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Roy C. Jones

Up The Creek Without a “strategy”?

paddleDoes your charity have a FUNDRAISING STRATEGY?

I am often surprised talking to nonprofits at how many fundraisers are just begging without any real plan. One thing is for certain, I didn’t get into this business just to be a beggar. Your charity needs a fundraising strategy that is clearly understood by both your benefactors and recipients of services.

Your strategy should identify your charity’s goals and the resources, timeline and gift table for accomplishing your objectives. Also, understand that once you spell out your fundraising strategy, you will be regularly redefining and adjusting it based upon both your needs and resources at hand. A successful nonprofit will often have a 5-year strategy plan and adjust it annually, some adjust quarterly.

The process of developing a strategy is a healthy one for most charities. It begins with a strategic narrative that fundraising pros call a “case for support”. This document outlines the overarching goals of the nonprofit and, most importantly, how the charity’s activities will impact both the people they serve and the individuals who support them financially. CASE. This document should be fairly brief, only 4 or 5 pages, and clearly communicate to supporters why funds are needed and how funds will be spent. The case for support is not a vision statement. However, it should be based upon both the organization’s vision and mission statements. (I caution charities not to overthink the case for support. I have seen some charities delay actual fundraising while the group’s board and senior leaders spend months, sometimes years, writing a case for support.)

RESOURCES. After your case statement you must get very specific about the resources you must have to accomplish your objectives. Identifying your resource needs is critical. It must not only include the funds you need to accomplish your mission, but it should also include costs for infrastructure and overhead for staff, equipment, software, databases, website and all your communication channels like mail, email, radio, TV, print and many others.

GIFT TABLE. Once you know how much money you need each year, you have to identify both how many donors you need and the amount at each giving level. We often refer to this process as the gift table. A gift table should be based upon the number of prospects already on your donors file, not simple cold names in your community. I like to call this process “rungs on a ladder”. However, many work it into the traditional donor pyramid of giving. Here is an example of what the table should look like:

gift table

 

 

 

 

 

 

PROSPECTS. Knowing who your best prospects is an important element of a fundraising strategy, as it enables you to target your efforts effectively. You may want to categorize your prospects (e.g., individuals, trusts and foundations, corporations). I also encourage folks to spend 80 to 90 percent of their time with people who have already given to their charity. Prospecting outside your data base is very heavy lifting. Remember, most major donors begin by giving a small gift to your charity. They upgrade their giving as the build trust in you and see firsthand the kind of impact you are having.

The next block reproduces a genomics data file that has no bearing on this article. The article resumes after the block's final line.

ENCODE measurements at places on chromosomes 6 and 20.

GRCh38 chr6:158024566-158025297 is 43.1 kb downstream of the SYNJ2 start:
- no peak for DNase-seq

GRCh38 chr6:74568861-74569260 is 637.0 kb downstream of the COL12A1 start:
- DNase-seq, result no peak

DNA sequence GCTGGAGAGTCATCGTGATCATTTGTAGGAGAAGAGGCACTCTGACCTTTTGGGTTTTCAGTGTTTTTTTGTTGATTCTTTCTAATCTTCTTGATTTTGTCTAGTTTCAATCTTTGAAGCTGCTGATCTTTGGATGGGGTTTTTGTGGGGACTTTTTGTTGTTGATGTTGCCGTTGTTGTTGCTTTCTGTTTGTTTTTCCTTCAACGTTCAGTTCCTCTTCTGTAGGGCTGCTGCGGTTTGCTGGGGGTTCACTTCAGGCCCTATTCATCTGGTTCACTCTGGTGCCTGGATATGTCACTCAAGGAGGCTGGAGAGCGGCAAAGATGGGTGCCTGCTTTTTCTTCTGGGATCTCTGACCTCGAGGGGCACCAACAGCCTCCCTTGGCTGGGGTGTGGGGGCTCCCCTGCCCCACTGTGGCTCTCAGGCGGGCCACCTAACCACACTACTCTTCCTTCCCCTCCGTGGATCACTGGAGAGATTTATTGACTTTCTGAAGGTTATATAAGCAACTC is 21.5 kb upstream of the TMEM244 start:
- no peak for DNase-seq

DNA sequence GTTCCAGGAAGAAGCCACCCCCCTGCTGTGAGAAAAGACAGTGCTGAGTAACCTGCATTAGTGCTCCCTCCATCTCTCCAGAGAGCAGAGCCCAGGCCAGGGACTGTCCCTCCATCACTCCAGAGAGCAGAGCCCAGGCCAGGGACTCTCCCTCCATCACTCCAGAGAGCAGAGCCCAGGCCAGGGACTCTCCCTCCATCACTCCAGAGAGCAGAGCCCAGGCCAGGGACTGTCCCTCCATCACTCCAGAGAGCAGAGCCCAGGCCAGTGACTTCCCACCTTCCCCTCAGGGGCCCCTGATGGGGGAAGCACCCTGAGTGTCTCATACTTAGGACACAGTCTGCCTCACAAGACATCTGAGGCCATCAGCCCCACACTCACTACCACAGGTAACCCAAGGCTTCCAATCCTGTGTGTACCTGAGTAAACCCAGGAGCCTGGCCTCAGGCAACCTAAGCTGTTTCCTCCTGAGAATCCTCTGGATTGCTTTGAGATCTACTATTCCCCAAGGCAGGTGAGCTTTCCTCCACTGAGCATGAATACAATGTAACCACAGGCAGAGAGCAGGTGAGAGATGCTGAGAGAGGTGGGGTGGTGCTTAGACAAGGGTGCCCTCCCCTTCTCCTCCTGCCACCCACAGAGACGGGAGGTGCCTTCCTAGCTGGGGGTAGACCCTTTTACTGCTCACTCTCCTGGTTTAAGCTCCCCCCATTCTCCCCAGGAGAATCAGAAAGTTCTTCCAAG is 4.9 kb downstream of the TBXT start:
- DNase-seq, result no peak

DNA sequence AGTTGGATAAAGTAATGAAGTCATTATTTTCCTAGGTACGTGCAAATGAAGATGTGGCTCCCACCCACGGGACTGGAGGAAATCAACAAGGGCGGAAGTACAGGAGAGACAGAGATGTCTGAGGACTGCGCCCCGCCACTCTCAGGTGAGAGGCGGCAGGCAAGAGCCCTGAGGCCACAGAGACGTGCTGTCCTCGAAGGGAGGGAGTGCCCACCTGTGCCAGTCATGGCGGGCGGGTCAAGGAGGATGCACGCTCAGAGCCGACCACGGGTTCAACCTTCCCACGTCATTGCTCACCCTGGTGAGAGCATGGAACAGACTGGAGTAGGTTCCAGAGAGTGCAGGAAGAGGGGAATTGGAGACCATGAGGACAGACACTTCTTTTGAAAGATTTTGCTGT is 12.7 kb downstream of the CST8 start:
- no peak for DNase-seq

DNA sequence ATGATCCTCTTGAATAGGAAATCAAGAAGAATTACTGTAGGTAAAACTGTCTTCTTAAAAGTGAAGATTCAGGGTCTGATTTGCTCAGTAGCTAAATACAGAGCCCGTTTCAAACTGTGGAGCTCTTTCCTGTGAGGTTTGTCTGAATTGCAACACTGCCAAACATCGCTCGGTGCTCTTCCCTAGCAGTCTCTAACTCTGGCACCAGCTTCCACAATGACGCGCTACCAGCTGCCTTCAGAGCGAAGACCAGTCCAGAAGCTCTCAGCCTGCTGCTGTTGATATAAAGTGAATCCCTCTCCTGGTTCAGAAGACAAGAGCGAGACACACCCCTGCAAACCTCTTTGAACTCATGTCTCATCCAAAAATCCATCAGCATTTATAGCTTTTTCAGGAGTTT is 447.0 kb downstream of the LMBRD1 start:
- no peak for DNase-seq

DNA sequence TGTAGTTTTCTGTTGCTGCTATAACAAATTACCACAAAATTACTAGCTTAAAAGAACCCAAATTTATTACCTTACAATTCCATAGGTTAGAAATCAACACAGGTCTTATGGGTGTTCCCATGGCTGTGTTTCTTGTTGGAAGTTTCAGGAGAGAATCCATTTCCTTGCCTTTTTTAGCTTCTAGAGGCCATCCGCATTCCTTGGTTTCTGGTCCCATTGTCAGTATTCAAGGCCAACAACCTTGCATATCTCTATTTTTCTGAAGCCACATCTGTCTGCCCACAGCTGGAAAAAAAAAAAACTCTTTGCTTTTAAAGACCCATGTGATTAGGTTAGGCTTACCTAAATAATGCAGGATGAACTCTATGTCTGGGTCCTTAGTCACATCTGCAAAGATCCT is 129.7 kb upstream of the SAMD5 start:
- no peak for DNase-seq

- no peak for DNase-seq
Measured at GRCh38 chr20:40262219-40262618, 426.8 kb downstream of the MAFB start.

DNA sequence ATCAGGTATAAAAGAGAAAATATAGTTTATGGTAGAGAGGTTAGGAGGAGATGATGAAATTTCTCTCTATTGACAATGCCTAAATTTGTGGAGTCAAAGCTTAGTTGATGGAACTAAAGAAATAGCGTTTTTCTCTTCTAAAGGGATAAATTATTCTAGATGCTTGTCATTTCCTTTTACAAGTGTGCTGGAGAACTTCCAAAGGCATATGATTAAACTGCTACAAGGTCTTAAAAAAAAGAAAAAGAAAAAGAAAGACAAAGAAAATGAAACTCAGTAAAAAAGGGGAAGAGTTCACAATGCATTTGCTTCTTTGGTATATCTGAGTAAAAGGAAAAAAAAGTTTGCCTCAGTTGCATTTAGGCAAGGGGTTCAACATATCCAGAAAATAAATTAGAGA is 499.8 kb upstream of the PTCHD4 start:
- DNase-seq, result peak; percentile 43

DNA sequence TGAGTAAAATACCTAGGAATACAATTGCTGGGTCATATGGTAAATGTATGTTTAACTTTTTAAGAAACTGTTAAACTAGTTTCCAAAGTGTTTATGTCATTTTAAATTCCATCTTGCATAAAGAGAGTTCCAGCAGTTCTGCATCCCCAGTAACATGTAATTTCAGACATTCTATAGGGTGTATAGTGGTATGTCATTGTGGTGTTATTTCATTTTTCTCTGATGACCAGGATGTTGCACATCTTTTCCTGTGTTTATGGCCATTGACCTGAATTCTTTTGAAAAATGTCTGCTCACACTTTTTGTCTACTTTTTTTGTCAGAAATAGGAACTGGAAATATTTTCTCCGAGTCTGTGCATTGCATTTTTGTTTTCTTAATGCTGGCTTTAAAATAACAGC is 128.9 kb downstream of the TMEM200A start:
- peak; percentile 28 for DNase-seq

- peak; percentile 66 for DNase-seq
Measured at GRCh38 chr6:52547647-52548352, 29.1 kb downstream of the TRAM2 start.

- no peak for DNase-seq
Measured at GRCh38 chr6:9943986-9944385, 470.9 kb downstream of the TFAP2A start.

You need to establish criteria against which you can measure progress. This should be done in consultation with colleagues and should represent realistic expectations based on what can be achieved with the resources available and in the time scales the income is required.

The prospects you call on should fit the model we call SMART: specific, measurable, attainable, realistic and timed. Targets tend to be predominantly financial; but in the early life of a donor, it can be much more instructive to measure activity rather than income. Non-financial targets might include things such as increasing the number volunteer days the support participates in; the number of foundations she helps in your community; the number of supporters he has recruited for your organization.

My friend and mentor, Dr. Ronald Godwin, Provost at Liberty University, used to have a plaque on his door that simply read, show me the numbers. Ron knew the importance of measurements, most importantly, measuring activity. I’ve heard him say a dozen times over the years, “What gets done is what gets measured.” Make sure your fundraising strategy is not some pie-in-sky grand statement. It needs to be measurable and measured in dollars and cents… “Show me the numbers!”

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